Administering an election during a global pandemic is likely a first for most county officials.
With the uncertainty of COVID-19’s long-term impact throughout the country, counties are grappling with election-related challenges ranging from shortages of poll workers to providing additional voting options and keeping polling locations clean.
Georgia, Kentucky, Louisiana, Maryland, Connecticut and Indiana have already rescheduled their primaries because of the coronavirus pandemic, according to The New York Times.
On Tuesday, March 17, despite the COVID-19 outbreak, four states were set to hold elections. Voters in Arizona, Illinois and Florida cast their ballots, but officials in Ohio made the last-minute decision to postpone the election until June 2.
In Shelby County, Ill., County Clerk and Recorder Jessica Fox said all locations on Election Day had signage posted suggesting curbside voting, especially for those who were sick.
The county was short on election judges in some precincts, she said, but all of the polling locations remained opened as originally scheduled.
“We were able to cover the majority of the vacancies that we had come about,” Fox said. “We had a positive experience here all things considered.”
Further south in the state in McHenry County, Ill., polling locations were outfitted with hand sanitizer and disinfectant wipes. Clerk Joe Tirio said the elections went “remarkably well.”
“We had low turnout, but we had every polling place open and opened on time,” he said.
Tirio said close to 100 poll workers called out sick leading up to the election, but resources were moved around to keep locations open.
“We had the remaining judges who really just saw this as a nearly military-type commitment to their community and they were going to be out to make sure that the vote happened,” he said.
A week before the election, Tirio said he discussed moving polling locations that were based in senior communities to ensure the safety of high-risk individuals. He suggested other counties do the same to ensure communities that house those who are more susceptible to catching the virus stay safe.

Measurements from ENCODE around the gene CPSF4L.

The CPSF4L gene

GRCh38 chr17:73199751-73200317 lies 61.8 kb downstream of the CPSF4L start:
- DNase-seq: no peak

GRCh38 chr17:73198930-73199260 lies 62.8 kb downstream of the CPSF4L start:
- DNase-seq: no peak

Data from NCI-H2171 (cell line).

Prior to holding any election during the coronavirus pandemic, the Centers for Disease Control (CDC) recommends election officials encourage voters to use voting methods that minimize direct contact with others and reduce crowd size by using such methods as mail-in voting, early voting and drive-up voting.
The CDC also encourages poll workers to stay home if they feel sick, frequently wash their hands, clean frequently touched surfaces and disinfect voting-associated equipment.
Additionally, poll workers should ensure bathrooms are supplied with soap, water and drying materials and provide alcohol-based hand sanitizer to use before and after touching a voting machine, according to the CDC. Election officials should utilize social distancing strategies by increasing the distance between voting booths and reminding voters to leave space between themselves and others.
Douglas County, Neb. Election Commissioner Brian Kruse is taking these precautions ahead of Nebraska’s May 12 primaries.
Kruse said the elections office is still open to serve the public, but the election commission established a self-service station in the lobby vestibule before entering the office. The county has early voting applications for voter registration and a secure box where voters can drop off forms and other items. The office also established a drive-up drop box in the parking lot.
“So far, it’s been working quite well,” he said.
Kruse said they are encouraging early voting and will be sending out early voting request postcards to all voters in the county — which is not typically done for primary elections. Voters who sign and return the postcard will get a ballot by mail.
In Nebraska, state law requires voters to request a ballot. In a county the size of Douglas County, voters cannot automatically mail ballots or have a by-mail election, according to Kruse. As of March 20, Douglas County had twice as many early voting requests than in the 2016 and 2018 statewide primaries, he said.
“We have an early vote request list and so we try to utilize that, but in these extraordinary times, voters who are not on that list will now get this postcard,” he said.
Kruse said currently, the biggest challenge he is facing is the unknown with poll worker shortages and changing of polling locations. The county has moved away from in-person training for poll workers with all poll workers completing training online.
“We have faith. Our poll workers and polling places have been excellent community partners through all the years and we’re hoping that they will come through again,” he said.
If necessary, Kruse said they may have to utilize smaller staffs at some of the county’s 222 polling locations and 237 precincts.
“Our preference in Douglas County would be five [poll workers],” Kruse said. “The good news is we have about two months before the elections, so we’re brainstorming on possible other ways to attract poll workers.”
The question remains if the coronavirus pandemic will affect voter turnout in Douglas County.
“It could be lower because of the pandemic, but on the other hand it could be higher because there’s so much awareness about a by-mail election and sending voters an early voting request card and all of the media and social media,” he said.
Kruse said anyone in Nebraska is able to request an absentee ballot to vote.
“We would just highly, highly encourage everyone to consider voting that way,” he said.